TV Watching and Twitter
Brands can layer hashtags with TV spots to enhance social reach. The connection between the brand and the consumer is greater because of the two-screen experience. Including hashtags in paid media enriches the brand message and keeps the conversation going well beyond the time limit of the TV spot.
Twitter and Downton Abbey
Fun Facts:
  • More people used the hashtag used in the Super Bowl spots to talk about the brand rather than the commercial itself.
  • The brands that were most talked about had hashtags that were the brand name, e.g., #Doritos.
  • ABC Family’s Pretty Little Liars and the CW’s The Vampire Diaries are consistently the most social networked shows.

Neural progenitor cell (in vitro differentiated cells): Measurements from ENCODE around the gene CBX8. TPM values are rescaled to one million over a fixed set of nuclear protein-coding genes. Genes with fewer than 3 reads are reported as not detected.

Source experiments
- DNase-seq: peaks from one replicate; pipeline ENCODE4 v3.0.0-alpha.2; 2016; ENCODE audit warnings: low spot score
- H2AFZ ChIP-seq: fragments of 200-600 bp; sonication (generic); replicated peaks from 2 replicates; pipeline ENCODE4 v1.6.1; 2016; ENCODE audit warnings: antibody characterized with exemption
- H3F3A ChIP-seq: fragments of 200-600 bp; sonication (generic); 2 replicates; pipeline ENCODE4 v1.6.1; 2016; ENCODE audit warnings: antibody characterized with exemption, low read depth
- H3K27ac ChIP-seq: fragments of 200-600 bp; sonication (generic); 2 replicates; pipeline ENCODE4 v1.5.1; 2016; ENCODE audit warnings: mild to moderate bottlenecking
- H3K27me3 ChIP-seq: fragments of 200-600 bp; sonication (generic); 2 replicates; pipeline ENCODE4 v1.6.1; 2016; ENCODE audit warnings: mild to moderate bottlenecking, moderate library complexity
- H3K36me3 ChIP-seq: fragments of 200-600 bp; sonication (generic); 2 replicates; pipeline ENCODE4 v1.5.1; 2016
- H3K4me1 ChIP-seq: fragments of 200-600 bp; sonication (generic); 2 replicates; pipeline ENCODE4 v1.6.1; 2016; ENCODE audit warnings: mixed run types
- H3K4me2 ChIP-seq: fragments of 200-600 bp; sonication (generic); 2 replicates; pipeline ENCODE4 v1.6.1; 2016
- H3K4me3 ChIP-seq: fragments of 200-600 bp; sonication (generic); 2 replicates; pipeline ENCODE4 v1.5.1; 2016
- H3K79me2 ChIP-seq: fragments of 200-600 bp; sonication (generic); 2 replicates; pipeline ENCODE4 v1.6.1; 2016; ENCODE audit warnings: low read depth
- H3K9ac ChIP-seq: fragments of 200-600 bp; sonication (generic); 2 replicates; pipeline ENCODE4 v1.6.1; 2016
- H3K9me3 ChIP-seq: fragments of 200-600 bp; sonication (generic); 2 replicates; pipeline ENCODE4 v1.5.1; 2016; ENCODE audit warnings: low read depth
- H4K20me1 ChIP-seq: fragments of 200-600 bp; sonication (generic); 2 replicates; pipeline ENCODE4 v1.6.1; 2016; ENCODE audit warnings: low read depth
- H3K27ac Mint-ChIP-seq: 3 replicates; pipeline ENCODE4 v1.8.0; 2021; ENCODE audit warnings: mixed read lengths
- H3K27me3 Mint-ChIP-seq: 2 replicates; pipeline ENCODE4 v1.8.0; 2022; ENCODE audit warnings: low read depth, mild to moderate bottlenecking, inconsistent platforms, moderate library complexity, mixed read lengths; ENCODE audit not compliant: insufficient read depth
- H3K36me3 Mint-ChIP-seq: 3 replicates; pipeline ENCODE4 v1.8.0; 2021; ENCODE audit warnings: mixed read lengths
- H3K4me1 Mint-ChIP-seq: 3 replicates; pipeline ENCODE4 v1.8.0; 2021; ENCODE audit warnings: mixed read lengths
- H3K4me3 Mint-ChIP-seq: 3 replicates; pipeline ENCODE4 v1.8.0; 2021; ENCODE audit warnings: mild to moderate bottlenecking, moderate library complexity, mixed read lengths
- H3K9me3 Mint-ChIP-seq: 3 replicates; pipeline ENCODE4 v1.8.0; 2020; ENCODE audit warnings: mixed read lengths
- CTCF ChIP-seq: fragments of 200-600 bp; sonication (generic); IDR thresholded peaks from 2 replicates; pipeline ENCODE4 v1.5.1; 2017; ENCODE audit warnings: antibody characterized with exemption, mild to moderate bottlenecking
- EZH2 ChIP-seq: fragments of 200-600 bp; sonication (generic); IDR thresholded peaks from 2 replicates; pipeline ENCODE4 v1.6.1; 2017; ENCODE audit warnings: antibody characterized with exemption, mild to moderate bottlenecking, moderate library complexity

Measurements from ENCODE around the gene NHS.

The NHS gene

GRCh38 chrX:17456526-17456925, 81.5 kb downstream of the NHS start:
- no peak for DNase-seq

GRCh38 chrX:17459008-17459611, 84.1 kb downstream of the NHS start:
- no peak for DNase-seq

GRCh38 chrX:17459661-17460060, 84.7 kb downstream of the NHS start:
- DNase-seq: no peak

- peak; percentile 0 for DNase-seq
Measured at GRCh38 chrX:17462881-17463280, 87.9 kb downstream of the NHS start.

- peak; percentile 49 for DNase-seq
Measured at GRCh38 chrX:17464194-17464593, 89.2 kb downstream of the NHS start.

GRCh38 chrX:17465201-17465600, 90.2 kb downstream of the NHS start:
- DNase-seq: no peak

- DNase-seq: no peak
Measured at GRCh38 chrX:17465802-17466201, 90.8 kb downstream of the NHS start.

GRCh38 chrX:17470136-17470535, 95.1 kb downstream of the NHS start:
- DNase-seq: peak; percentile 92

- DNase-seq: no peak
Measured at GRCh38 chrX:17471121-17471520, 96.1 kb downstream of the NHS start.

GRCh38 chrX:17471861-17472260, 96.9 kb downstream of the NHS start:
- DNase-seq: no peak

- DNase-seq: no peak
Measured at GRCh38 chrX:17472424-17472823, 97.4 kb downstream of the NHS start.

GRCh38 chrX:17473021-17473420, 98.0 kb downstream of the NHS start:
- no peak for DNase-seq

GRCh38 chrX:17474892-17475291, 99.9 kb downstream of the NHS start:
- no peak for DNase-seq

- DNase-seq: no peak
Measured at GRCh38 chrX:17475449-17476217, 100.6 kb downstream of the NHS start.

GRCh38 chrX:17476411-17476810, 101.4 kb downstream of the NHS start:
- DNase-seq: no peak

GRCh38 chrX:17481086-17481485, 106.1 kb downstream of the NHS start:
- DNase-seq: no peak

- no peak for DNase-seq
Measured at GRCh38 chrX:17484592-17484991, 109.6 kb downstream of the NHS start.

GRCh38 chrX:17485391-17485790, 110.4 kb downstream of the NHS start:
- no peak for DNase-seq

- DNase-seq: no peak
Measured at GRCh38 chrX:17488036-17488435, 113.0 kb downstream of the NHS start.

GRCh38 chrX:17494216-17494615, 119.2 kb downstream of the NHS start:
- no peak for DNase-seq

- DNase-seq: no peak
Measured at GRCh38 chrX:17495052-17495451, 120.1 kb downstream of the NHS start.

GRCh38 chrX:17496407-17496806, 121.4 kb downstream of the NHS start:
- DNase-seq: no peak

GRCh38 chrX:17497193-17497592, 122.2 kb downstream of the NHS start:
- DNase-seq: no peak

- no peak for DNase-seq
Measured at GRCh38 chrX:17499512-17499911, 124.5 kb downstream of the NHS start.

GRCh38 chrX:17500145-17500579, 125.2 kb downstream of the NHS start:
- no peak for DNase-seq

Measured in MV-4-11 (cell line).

• Of the 36 brands that purchased airtime during the Super Bowl, more than half included a hashtag.
Final Thoughts:
  • When incorporating hashtags, don’t overcomplicate it.
  • A hashtag isn’t magic. It needs to be paired with engaging content and it needs to continue the message by starting/enhancing a conversation.
  • The brand name should be the hashtag, or it should be a simple message that incorporates the brand name.
  • Work with your paid media person to incorporate hashtags appropriately. Make sure they’re a natural fit.
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What Do Women Want?

ginger survey
When asked what it is they want out of life, women say they want it all. They want a career and family, they want technology but also time to disconnect. They want quality goods but don’t want to pay more to get them. They want to have fun but they also want financial stability.

Women want it all. . . but since most of us can’t have it that way, we’ve learned to fight one or two battles at a time.